Phenological patterns of Quercus ilex, Phillyrea latifolia, and Arbutus unedo growing under a field experimental drought

Romà Ogaya, Josep Penuelas

    Research output: Contribution to journalArticleResearchpeer-review

    64 Citations (Scopus)

    Abstract

    A holm oak forest located in the Prades Mountains (northeast of Spain) was subjected to an experimental drought to determine its phenological responses. Soil water availability was reduced by 15% by plastic strips and funnels that partially excluded rain throughfall and by ditch exclusion of water runoff. We monitored eight phenological events: leaf shedding, leaf flushing, flower bud formation, flowering, flower senescence, fruit growth,fruit maturation, and fruit abscission in the three dominant species, Quercus ilex, Phillyrea latifolia, and Arbutus unedo once a week from winter 1999 to winter 2001. We also collected litterfall in circular baskets randomly distributed on the ground every 15 d from winter 1999 to winter 2001 and every 2 months from winter 2001 to winter 2003. Arbutus unedo showed a higher proportion of individuals flowering and fruiting than Q. ilex and P. latifolia. Arbutus unedo was also the most sensitive species to water availability since drought treatment delayed its phenophases, whereas this treatment did not significantly affect the timing of the other two species' phenophases. The flower and fruit production was also greater in A. unedo than in the two other species, but inter-annual variability was high, and no significant drought effect was found in any of the three species. Stem litterfall was greater in drought plots than in control plots during the overall studied period. In a drier environment, as predicted for Mediterranean areas in the near future by global circulation models, drought-resistant species such as P. latifolia could present greater ability to produce reproductive structures than less resistant species such as Q. ilex or A. unedo. This different response among species could produce changes in seedling recruitment and resprouting ability and, in the longer term, in species distribution.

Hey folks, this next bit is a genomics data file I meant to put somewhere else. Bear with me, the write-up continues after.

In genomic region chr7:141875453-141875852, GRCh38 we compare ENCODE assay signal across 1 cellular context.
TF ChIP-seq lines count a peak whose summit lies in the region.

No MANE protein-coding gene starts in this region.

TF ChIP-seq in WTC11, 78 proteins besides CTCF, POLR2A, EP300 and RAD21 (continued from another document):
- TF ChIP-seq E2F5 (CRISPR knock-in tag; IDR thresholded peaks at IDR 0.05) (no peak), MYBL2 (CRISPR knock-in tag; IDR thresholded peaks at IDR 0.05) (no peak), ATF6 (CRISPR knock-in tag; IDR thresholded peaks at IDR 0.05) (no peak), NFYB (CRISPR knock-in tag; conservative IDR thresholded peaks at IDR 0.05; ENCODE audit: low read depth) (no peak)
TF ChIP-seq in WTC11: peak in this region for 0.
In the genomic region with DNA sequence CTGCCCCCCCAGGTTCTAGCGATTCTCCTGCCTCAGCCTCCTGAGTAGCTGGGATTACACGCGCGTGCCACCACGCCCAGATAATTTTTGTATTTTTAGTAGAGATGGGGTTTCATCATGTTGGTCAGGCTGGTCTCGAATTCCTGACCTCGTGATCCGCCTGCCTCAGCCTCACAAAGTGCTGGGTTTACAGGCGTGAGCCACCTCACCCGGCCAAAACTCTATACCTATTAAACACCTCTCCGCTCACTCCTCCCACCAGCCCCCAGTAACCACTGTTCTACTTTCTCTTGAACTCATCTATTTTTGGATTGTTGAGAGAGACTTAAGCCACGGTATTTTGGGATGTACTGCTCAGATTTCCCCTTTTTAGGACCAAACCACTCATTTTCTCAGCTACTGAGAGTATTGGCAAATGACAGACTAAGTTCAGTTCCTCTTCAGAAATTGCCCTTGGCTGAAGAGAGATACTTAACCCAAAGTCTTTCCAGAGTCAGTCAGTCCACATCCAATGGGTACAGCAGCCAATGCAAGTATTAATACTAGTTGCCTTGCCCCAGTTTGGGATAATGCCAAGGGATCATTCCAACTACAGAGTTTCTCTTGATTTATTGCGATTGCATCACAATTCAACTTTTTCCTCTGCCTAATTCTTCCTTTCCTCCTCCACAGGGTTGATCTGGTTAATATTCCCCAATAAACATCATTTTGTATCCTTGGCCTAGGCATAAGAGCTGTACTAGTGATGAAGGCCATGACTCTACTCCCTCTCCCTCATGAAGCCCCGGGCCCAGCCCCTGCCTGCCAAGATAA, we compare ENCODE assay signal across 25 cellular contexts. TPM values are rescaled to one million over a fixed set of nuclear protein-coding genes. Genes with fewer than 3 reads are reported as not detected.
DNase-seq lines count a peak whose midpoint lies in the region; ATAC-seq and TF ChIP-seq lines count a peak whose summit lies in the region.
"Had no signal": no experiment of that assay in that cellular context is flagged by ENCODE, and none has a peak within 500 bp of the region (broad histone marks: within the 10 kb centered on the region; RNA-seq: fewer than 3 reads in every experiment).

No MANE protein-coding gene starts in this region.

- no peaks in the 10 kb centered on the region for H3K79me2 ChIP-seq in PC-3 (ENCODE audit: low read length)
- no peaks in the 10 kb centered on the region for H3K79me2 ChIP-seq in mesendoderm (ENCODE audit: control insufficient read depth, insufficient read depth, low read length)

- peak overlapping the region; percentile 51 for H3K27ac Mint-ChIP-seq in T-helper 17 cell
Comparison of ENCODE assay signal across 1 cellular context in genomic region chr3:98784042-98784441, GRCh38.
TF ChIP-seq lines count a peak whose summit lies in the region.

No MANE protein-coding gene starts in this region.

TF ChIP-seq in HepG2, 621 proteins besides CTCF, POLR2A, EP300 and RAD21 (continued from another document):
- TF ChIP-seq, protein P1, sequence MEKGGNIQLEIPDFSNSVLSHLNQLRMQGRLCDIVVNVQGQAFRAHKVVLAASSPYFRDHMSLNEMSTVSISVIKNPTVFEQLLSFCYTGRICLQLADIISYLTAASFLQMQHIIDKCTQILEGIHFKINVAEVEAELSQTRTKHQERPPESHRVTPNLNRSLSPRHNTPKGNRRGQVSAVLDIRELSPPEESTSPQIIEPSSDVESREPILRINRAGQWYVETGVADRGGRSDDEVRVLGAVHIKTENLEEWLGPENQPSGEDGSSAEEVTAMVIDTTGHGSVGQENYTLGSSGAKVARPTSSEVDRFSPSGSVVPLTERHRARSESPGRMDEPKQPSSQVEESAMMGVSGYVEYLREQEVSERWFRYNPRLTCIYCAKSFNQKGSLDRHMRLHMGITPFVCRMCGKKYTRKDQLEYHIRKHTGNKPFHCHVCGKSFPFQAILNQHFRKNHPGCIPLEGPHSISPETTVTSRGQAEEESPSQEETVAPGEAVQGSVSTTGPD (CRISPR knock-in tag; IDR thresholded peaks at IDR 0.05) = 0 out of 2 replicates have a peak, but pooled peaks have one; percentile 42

Original languageEnglish
    Pages (from-to)263-270
    JournalEcoscience
    Volume11
    Issue number3
    DOIs
    Publication statusPublished - 1 Jan 2004

    Keywords

    • Arbutus unedo
    • Climate change
    • Drought
    • Flowering
    • Fruiting
    • Litterfall
    • Mediterranean trees
    • Mushroom
    • Phenology
    • Phillyrea latifolia
    • Quercus ilex

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